.
After the game has gone on so far that the number of each is pretty well known, the boys can change numbers without the knowledge of the wolf, and this adds greatly to the sport.
.

BULL IN THE RING

.
Another variation of tag is popularly known as “Bull in the Ring.” The bull or “it” is a position to be sought after in this game. The bull can be selected in any one of the ways I have suggested, or in any other way that may be decided on.
.
When all is ready, the boys form a ring by joining hands, with the bull penned in the center.
.
This done, the bull seizes a pair of the grasped hands, and asks: “What is this lock made of?” One of the boys replies, “Steel.” “Steel is strong. What is this lock made of?” asks the bull, as he grasps another pair of hands. “Bronze,” may be the answer. “And this?” “Copper.” The next reply, “I can break copper!” shouts the bull.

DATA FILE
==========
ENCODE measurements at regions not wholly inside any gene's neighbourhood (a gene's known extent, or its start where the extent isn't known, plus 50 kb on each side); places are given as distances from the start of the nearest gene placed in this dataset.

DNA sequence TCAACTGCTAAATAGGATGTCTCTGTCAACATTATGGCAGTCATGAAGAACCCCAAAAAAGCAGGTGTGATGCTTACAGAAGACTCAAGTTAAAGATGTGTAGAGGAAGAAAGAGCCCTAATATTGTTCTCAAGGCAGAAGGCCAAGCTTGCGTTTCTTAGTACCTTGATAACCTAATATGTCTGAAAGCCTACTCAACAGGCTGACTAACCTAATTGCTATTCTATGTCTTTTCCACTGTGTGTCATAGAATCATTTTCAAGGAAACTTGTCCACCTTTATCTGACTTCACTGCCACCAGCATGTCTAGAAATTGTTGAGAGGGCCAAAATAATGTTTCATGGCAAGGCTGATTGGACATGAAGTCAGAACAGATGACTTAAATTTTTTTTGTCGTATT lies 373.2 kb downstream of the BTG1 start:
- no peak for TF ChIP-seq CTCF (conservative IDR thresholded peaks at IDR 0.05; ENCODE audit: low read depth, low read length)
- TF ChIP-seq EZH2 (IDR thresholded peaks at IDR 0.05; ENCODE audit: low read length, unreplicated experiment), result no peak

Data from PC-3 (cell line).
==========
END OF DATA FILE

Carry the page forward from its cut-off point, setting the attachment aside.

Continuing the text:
.
He then makes a feeble effort to break through, or it may be that he is doing his best, but he knows he cannot get out in that way. Suddenly he wheels and makes a dash for a part of the ring which he thinks is weakest. If he gets through he dashes away, with the others at his heels, and the first boy that tags him is “it” for the next game.
____________________
An excerpt from Healthful Sports for Boys: The American Boy’s Ultimate Guide to Building Confidence, Strength and Good Moral Character Through Sports, Games, Camping, Boating, Swimming, Cycling, Skating, Sledding, Sleight of Hand Magic and More!, by Alfred Rochefort, which is available in quality hardcover, sturdy trade paperback and convenient .PDF e-book download editions from Better Days Books, starting at just $3.95